Chrissy Teigen asks to ‘normalize formula’ after struggling to breastfeed

Nov. 30, 2020
Image via chrissyteigen/Instagram

Chrissy Teigen has never shied away from using her platform to speak out about the hardest parts of motherhood. In September, the model, author and mom opened up about her painful pregnancy loss to combat the stigma of miscarriage. Now, she’s speaking honestly about her personal struggles with breastfeeding and asking for people to “normalize formula” so other moms don’t feel ashamed.

“Ok I'm gonna say something and you all are definitely gonna make it a thing,” Teigen writes on Twitter, “but here goes: normalize formula.”

Teigen goes on to explain that while she thinks breastfeeding is “wonderful,” she felt deep shame when she couldn’t produce enough breast milk for her kids, Miles and Luna, due to depression and other health issues. “I remember pumping my ASS OFF, highest mode, so often, because I didn't trust milk was going into their mouths if I breastfed,” she writes. “It drove me mad to the point I could only get an ounce. An ounce!”

Teigen’s story resonates with thousands of other parents who’ve been unable to breastfeed or struggled with the logistics of milk supply, latching and other difficult breastfeeding issues. Her initial tweet has received more than 170,000 likes, and nearly 5,000 people have responded with supportive words or their own stories of feeding struggles and shame.

“I feel this post,” one mom writes. “I could never produce and my baby struggled to latch, so I tried pumping for weeks. It got to the point where I would have a full blown panic attack as soon as the pump flanges touched my breasts.”

“Wish I’d read this a year ago,” another mom adds. “I drove myself into a deep depression because I couldn’t breastfeed my baby. Already felt like I failed because of a C-section after two days of labor. Then my baby was in a special care nursery. Then I couldn’t nurse. Fed is best, however it happens.”

Some people are using Teigen’s post to share important reminders that people use formula for so many reasons, and you never know what another family is going through.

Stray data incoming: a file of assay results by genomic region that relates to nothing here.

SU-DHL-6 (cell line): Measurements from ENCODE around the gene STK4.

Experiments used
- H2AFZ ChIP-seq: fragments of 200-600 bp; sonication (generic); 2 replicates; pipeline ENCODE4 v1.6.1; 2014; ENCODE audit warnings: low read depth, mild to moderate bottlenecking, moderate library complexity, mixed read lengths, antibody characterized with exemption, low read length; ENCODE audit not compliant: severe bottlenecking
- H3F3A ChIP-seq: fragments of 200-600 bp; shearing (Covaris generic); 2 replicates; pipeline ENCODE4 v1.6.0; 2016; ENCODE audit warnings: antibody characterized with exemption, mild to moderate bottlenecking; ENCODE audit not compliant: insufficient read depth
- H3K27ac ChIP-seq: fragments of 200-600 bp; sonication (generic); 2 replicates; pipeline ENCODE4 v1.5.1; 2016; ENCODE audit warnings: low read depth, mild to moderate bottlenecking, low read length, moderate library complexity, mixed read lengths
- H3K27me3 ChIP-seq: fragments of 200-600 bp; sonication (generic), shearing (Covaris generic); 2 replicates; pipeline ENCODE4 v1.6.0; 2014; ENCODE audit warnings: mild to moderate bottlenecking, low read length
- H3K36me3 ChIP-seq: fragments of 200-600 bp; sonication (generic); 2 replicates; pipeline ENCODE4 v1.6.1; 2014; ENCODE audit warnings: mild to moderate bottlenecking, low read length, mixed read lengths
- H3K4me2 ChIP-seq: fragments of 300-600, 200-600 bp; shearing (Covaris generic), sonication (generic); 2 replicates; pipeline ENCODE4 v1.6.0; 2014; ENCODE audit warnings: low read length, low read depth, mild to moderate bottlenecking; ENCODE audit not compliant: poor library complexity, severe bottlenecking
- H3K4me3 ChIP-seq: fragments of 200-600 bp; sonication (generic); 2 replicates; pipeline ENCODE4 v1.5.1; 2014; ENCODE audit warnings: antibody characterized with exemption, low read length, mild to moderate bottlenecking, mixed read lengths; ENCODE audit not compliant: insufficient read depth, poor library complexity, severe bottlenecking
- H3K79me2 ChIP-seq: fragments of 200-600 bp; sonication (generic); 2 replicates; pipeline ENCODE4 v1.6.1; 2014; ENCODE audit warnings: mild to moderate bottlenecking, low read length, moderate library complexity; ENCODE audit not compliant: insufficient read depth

“Having had a mastectomy 10 weeks before, I know I was fortunate in being able to breastfeed my 5 week premature son for a few days before I had to stop for chemo,” one mom writes. “So glad the nurses were supportive & gave him formula when I couldn't feed him. It took away my anxiety & we thrived.”

Breast milk can have important benefits for newborn babies. The American Academy of Pediatrics (AAP) states breastfeeding can reduce the likelihood that infants will develop urinary tract infections, respiratory infections, diabetes and a number of other illnesses. Additionally, breastfeeding is associated with a lower risk of breast and ovarian cancers for mothers. But the AAP’s recommendation that babies should be exclusively breastfed for at least the first six months of life fails to take into account the struggles many parents face.

The responses to Teigen’s post prove breastfeeding can take a huge physical and emotional toll on moms, and not every family is able to make it work. Many also point out that exclusive breastfeeding requires an amount of time and privilege some parents simply don’t have, especially if they are working mothers.

In 2017, a mom on Instagram went viral after adding up all of the hours she spent breastfeeding during her baby’s first year. Her final tally? More than 1,800 hours! Despite the massive time commitment required to breastfeed, the U.S. still has no federally mandated maternity leave, and only 32 states have laws in place that protect a mother’s right to breastfeed at work.

There are so many reasons why breastfeeding might not work for some parents, and no one deserves to feel shame for how they feed their child. Teigen says she believes the push to normalize breastfeeding is a “great” cause, but "formula is great, too” and she wants parents to know “your baby is going to be beautiful, perfect and okay” no matter how you choose to feed them. 

“I dunno why this is my crusade now,” she writes. “I just remember the sadness I felt, and want you to know you are doing it right if your baby is fed, mama.”

Tips and stories from parents and caregivers who’ve been there.

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